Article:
Young workers employed in Phnom Penh’s expansive informal economy may find it easy to get a job, but they face a high likelihood of labor abuses and receive significantly less pay than their peers in the formal sector, according to a study released over the weekend.
And though the government has plans to formalize more of the economy in the coming years, it is currently doing little to protect those workers on the margins, the author of the study said Tuesday.
“As an observation of mine, the government hasn’t had enough plans or programs to protect the informal workers,” said Kem Ley, a researcher and political activist. “It’s interpreted that the informal workers are kept out of agenda of the national policies.”
The study, commissioned by the Youth Resource Development Program, surveyed about 380 “educated youth aged over 18” employed in the city’s informal economy. It found that workers are drawn to the “convenient and enjoyable” option of work at places such as entertainment venues or car repair shops, but have little protection once employed there.
Only 2.7 percent of informal workers said they were directly or indirectly involved in a labor union, just under 28 percent of workers have a written contract and just over 47 percent said they enjoy standard labor practices such as maternity leave and hazardous risk mitigation, according to the study.
However, 56.6 percent of workers said they generally enjoyed their working conditions, although almost all those surveyed complained of low salaries.
Mr. Ley said the study spoke to the conditions of a broader group of young workers—between the ages of 15 and 30—who make up about 33 percent of the country’s more than 9.6 million workers.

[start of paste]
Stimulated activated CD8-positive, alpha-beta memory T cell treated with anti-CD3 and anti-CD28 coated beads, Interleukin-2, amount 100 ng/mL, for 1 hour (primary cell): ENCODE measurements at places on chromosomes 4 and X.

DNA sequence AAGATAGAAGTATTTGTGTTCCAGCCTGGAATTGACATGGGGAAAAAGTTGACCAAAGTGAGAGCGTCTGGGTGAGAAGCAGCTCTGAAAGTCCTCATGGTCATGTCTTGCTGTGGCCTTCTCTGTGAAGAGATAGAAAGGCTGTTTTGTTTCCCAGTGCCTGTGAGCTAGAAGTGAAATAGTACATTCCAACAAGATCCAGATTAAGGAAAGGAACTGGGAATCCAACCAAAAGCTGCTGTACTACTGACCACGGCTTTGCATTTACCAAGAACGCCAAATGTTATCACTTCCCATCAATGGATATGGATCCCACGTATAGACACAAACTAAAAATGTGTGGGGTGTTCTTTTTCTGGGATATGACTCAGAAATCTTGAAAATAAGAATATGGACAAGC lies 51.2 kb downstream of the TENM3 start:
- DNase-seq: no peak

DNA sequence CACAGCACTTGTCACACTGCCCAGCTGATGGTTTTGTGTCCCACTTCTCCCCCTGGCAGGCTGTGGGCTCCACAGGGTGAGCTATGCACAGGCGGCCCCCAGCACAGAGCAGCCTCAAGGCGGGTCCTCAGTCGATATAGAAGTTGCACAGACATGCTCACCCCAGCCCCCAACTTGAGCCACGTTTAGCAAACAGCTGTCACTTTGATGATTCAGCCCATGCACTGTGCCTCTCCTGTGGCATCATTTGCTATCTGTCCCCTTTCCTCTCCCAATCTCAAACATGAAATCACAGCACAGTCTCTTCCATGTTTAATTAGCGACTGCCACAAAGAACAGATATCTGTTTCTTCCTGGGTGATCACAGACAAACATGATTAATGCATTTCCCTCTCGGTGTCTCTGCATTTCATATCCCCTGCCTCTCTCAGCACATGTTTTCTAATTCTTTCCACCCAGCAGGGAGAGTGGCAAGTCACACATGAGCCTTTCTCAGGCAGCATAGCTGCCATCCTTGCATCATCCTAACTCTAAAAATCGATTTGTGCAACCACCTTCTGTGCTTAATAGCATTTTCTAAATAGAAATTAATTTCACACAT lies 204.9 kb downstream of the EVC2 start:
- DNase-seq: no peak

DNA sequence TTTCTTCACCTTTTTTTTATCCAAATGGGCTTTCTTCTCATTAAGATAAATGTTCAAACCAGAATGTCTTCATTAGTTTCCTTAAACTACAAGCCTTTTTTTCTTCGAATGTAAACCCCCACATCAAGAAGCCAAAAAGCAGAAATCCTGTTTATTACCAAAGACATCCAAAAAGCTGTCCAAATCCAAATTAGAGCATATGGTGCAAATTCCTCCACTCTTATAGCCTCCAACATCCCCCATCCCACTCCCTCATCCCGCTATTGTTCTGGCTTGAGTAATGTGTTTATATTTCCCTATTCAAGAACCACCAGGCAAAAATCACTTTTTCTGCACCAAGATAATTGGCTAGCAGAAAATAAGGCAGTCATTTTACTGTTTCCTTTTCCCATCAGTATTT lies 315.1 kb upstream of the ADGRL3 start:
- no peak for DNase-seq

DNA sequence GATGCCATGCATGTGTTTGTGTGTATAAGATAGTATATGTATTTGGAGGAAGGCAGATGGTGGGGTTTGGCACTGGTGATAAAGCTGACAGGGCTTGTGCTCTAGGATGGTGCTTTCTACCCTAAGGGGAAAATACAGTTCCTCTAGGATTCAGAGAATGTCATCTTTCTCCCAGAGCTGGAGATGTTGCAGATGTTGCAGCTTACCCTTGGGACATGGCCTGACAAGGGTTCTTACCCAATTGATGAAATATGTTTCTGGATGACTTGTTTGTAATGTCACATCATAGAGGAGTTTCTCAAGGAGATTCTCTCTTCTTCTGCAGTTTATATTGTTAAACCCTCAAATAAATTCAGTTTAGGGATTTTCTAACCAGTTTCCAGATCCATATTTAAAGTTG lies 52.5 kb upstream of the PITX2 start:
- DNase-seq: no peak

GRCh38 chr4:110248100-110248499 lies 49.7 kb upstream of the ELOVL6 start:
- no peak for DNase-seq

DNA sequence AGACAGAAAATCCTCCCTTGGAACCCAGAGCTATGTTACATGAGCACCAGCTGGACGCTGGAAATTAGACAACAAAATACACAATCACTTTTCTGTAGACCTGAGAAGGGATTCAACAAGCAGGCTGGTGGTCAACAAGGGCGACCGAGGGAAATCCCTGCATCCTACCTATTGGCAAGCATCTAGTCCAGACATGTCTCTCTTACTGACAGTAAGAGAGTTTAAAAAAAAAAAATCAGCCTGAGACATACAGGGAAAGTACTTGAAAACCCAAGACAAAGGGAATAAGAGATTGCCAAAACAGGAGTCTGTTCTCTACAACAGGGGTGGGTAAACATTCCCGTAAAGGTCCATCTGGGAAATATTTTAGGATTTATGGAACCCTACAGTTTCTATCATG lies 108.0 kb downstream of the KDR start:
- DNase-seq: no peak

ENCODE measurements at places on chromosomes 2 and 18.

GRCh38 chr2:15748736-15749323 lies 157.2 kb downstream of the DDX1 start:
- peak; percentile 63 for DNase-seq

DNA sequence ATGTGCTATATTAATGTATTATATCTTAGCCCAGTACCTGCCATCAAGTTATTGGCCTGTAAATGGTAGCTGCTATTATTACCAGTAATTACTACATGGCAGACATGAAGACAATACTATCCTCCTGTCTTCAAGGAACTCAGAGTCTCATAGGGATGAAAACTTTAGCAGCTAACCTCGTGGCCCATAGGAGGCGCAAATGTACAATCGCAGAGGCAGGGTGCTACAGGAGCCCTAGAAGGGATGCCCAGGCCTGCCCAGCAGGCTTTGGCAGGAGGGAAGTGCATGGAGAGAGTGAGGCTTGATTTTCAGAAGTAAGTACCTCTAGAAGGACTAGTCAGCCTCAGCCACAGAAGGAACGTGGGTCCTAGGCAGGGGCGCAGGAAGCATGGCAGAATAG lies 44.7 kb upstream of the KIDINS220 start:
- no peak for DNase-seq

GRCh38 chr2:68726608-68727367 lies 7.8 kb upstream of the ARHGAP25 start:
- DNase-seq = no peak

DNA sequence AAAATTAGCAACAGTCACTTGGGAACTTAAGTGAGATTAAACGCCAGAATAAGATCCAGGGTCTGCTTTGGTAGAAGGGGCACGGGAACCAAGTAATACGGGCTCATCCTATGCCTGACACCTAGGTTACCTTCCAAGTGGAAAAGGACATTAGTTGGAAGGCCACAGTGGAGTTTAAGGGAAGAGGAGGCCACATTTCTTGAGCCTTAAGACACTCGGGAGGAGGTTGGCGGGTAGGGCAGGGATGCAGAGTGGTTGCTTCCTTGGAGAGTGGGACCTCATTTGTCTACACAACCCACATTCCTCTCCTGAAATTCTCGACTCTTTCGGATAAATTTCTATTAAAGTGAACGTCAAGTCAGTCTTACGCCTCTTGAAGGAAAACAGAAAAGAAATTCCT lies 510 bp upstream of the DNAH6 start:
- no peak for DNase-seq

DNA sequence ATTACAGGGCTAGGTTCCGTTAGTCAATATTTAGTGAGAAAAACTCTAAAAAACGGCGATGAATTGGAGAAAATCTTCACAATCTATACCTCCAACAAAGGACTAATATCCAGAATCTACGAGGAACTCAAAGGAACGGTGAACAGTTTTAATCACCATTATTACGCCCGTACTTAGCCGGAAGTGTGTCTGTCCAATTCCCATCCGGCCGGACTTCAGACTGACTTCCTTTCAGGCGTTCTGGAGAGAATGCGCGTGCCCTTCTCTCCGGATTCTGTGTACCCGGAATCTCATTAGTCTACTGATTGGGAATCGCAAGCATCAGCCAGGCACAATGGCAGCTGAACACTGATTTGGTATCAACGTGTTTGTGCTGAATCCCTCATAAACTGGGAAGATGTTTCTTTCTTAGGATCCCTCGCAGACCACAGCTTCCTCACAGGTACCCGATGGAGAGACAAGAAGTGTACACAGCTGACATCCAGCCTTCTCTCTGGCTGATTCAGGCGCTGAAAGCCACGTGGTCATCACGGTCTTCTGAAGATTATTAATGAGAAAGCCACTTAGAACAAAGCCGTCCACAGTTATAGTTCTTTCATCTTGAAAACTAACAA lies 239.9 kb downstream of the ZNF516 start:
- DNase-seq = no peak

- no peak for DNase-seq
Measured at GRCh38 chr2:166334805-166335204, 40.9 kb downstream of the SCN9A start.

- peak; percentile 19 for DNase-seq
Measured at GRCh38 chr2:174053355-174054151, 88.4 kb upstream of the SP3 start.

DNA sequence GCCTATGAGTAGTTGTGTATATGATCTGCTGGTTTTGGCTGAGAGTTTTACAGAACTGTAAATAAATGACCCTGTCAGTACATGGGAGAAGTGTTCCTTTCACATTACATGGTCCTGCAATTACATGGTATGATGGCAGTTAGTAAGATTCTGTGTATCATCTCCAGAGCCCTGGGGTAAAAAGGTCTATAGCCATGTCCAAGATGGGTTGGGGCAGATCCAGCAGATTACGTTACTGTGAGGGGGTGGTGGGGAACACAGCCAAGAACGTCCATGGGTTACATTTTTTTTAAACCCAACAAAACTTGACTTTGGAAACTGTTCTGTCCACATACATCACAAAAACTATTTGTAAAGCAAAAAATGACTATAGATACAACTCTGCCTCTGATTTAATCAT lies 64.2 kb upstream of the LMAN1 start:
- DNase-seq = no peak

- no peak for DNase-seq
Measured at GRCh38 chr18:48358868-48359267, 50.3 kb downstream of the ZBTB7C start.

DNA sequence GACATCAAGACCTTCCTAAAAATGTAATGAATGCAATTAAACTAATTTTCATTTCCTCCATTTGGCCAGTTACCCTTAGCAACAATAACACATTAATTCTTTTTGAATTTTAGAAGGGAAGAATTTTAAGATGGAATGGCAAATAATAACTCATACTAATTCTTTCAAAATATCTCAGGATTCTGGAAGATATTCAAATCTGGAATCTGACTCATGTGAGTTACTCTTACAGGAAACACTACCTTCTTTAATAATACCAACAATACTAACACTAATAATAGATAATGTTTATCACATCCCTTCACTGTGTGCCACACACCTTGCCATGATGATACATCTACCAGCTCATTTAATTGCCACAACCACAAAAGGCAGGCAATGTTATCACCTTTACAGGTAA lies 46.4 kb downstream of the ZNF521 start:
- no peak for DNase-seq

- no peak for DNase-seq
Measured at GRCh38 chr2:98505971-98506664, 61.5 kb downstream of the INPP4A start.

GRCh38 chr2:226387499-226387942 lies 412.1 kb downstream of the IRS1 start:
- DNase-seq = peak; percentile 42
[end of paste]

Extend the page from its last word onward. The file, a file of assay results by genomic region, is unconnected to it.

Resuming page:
Von Sreytoch, 27, moved to Phnom Penh from her hometown in Prey Veng province in 2006 and spent the next nine years as a masseuse making about $200 a month.
Sometimes her arms would feel numb from being overworked, she said Tuesday, and eventually she decided to take an unpaid apprenticeship at a hair salon in the city instead.
“I have been learning salon skills so that I’ll be able to decide whether to work here as an employee or to return back home and run a salon,” she said. “I don’t expect anything from the government.”
Phan Makara, 25, left his hometown in Kompong Cham province in 2012 to find construction work in Thailand, but was sent back during a mass exodus of workers last year because he was working in the country illegally.
“I stayed home for a few months before deciding—with no other expectation besides earning more money—to ask for a job here as a barber, and here I am since then,” he said Tuesday at a barber stall in an alley near Phsar O’Russei.
But his pay of $120 a month, he said, has left those expectations unmet.
“It’s not enough for savings or sending money home. I can only feed myself here since the cost of living is high here,” he said.
Labor Ministry spokesman Heng Sour said registering more informal establishments—a central part of the government’s industrial strategy between 2015 and 2025—would be crucial to supporting their employees.
“Once they are registered, we have more resources to help them. And once they go through the registration, I’m quite sure that the workers will be better off,” Mr. Sour said.
“We will work together with the ministry in charge of the SME [small- to medium- sized enterprises] to integrate the informal economy into the formal economy,” he added.